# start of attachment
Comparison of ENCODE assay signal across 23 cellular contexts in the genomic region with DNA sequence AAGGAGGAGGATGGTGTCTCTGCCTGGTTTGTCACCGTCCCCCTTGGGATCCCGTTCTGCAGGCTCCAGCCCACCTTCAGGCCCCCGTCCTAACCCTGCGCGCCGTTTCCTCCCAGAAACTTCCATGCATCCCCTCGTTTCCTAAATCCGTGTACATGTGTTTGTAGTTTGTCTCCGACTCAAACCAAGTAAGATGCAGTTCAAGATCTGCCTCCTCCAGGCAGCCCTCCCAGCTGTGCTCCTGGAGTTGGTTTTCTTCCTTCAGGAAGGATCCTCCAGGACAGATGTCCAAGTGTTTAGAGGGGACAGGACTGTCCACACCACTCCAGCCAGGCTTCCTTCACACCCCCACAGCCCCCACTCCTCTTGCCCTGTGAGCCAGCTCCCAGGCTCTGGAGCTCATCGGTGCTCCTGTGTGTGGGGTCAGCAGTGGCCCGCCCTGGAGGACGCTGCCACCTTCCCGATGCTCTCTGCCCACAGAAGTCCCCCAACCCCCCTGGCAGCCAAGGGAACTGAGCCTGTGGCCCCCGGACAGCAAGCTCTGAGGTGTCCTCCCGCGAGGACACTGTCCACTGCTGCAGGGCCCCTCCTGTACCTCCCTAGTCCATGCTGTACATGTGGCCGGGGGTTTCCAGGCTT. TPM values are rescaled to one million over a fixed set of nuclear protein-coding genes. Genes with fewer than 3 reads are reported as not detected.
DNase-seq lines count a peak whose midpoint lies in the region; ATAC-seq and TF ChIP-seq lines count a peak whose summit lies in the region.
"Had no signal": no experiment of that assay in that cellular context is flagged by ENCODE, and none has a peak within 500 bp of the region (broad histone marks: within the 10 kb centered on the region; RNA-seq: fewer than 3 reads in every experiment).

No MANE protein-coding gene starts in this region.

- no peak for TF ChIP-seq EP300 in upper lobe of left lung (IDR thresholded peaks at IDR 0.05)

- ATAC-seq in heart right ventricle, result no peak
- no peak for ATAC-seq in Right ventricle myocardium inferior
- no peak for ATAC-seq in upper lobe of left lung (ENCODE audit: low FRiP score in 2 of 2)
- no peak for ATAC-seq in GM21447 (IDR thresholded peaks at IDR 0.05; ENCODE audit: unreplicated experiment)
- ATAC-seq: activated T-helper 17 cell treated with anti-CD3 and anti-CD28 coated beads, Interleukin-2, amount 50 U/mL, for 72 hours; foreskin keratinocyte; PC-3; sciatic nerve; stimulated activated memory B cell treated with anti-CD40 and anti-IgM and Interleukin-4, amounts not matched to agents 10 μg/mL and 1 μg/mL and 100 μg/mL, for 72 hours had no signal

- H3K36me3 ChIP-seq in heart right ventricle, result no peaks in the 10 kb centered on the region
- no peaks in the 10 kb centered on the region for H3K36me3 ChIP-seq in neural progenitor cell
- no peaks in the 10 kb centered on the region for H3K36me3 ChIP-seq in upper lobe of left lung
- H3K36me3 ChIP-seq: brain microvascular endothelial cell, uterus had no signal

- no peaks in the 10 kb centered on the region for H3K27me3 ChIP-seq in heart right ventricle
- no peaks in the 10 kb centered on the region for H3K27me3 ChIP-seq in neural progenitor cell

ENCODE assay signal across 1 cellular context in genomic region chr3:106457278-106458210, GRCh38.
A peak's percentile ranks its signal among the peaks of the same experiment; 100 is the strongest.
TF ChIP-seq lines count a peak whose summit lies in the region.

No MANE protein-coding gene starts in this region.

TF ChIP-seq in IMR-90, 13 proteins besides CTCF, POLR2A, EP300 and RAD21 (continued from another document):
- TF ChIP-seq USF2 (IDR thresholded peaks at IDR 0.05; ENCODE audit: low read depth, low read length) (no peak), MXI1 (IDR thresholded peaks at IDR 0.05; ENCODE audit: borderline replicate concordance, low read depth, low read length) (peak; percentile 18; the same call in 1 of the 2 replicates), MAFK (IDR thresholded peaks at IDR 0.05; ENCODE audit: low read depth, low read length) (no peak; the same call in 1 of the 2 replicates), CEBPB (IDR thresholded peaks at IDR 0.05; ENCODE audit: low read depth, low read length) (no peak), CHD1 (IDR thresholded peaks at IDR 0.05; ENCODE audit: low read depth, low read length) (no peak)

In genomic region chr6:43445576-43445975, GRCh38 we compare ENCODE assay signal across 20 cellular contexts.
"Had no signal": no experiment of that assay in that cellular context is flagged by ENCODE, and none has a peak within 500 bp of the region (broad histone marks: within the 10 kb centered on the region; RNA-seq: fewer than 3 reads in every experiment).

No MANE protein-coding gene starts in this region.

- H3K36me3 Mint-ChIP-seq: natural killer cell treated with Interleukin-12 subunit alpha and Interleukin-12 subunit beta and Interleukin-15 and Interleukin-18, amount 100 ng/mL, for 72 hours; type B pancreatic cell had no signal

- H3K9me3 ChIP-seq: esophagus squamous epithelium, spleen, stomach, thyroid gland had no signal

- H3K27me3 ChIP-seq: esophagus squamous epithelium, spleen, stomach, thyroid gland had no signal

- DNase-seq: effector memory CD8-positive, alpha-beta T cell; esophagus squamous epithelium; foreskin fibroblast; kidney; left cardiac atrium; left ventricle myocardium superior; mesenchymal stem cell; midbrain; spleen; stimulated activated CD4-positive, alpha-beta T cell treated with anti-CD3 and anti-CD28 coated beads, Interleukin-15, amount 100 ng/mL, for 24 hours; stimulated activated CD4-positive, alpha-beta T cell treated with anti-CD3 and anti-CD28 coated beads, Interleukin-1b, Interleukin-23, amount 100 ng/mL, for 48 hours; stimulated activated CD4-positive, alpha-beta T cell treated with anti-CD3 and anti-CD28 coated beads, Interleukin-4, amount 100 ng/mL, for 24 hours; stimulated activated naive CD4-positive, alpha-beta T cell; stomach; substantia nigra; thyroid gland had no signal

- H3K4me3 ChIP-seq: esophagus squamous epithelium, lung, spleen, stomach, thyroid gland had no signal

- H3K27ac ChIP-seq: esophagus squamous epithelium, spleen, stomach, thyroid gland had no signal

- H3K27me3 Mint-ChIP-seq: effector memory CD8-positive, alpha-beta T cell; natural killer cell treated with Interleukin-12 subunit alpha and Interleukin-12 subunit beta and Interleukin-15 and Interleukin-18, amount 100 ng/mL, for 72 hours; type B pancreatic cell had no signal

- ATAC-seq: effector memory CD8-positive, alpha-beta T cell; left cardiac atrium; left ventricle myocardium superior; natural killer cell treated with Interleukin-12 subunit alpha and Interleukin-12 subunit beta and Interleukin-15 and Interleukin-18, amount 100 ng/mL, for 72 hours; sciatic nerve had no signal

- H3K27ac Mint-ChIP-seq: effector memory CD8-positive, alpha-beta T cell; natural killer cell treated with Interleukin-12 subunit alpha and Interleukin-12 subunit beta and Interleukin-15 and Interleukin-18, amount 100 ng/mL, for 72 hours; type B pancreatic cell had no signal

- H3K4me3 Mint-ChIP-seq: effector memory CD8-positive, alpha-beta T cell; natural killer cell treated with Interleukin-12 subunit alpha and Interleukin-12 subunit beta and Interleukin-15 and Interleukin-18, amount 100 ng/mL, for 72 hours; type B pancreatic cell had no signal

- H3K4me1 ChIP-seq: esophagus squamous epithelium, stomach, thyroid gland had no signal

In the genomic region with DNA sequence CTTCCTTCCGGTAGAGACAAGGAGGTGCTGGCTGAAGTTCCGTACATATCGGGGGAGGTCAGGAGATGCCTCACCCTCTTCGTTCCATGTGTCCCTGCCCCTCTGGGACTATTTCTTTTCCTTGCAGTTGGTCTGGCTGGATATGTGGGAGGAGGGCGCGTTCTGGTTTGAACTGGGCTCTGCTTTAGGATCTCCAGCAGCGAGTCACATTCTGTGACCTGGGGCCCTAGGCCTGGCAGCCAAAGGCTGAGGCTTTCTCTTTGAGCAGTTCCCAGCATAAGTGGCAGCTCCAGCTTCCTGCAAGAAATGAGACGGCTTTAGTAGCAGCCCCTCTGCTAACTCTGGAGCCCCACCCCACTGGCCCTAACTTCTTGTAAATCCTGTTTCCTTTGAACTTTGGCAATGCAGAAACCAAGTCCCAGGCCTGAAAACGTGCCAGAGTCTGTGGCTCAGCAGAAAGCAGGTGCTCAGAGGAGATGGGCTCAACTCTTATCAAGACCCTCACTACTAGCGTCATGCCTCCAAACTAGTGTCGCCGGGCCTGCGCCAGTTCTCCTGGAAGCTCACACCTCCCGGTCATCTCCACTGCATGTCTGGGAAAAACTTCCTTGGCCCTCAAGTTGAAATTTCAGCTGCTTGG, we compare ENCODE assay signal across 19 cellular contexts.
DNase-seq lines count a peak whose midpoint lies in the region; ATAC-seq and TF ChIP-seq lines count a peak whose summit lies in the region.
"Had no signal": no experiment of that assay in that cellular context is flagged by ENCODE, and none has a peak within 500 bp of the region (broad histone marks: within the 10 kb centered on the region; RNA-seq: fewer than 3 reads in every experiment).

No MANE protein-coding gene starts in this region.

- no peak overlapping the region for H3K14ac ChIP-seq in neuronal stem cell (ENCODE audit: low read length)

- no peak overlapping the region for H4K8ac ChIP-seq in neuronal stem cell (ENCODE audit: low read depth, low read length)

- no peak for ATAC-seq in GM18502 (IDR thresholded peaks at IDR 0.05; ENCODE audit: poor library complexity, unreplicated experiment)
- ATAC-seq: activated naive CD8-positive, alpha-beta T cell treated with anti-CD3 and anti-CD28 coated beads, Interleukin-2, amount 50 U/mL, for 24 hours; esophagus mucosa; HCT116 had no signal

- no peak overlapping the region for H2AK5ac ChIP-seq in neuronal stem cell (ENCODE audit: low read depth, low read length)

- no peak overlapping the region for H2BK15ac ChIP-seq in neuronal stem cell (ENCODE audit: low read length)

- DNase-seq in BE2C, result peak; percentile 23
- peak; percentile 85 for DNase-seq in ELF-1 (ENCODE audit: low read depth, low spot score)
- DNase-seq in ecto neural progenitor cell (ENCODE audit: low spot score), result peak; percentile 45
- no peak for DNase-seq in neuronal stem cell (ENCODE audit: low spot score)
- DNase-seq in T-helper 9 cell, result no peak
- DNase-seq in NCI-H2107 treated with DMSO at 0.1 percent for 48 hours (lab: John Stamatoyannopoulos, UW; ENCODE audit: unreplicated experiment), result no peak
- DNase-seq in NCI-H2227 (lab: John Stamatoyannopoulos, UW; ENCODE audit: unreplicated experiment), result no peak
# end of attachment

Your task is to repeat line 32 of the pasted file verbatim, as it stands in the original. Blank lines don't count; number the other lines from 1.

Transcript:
- H3K27me3 Mint-ChIP-seq: effector memory CD8-positive, alpha-beta T cell; natural killer cell treated with Interleukin-12 subunit alpha and Interleukin-12 subunit beta and Interleukin-15 and Interleukin-18, amount 100 ng/mL, for 72 hours; type B pancreatic cell had no signal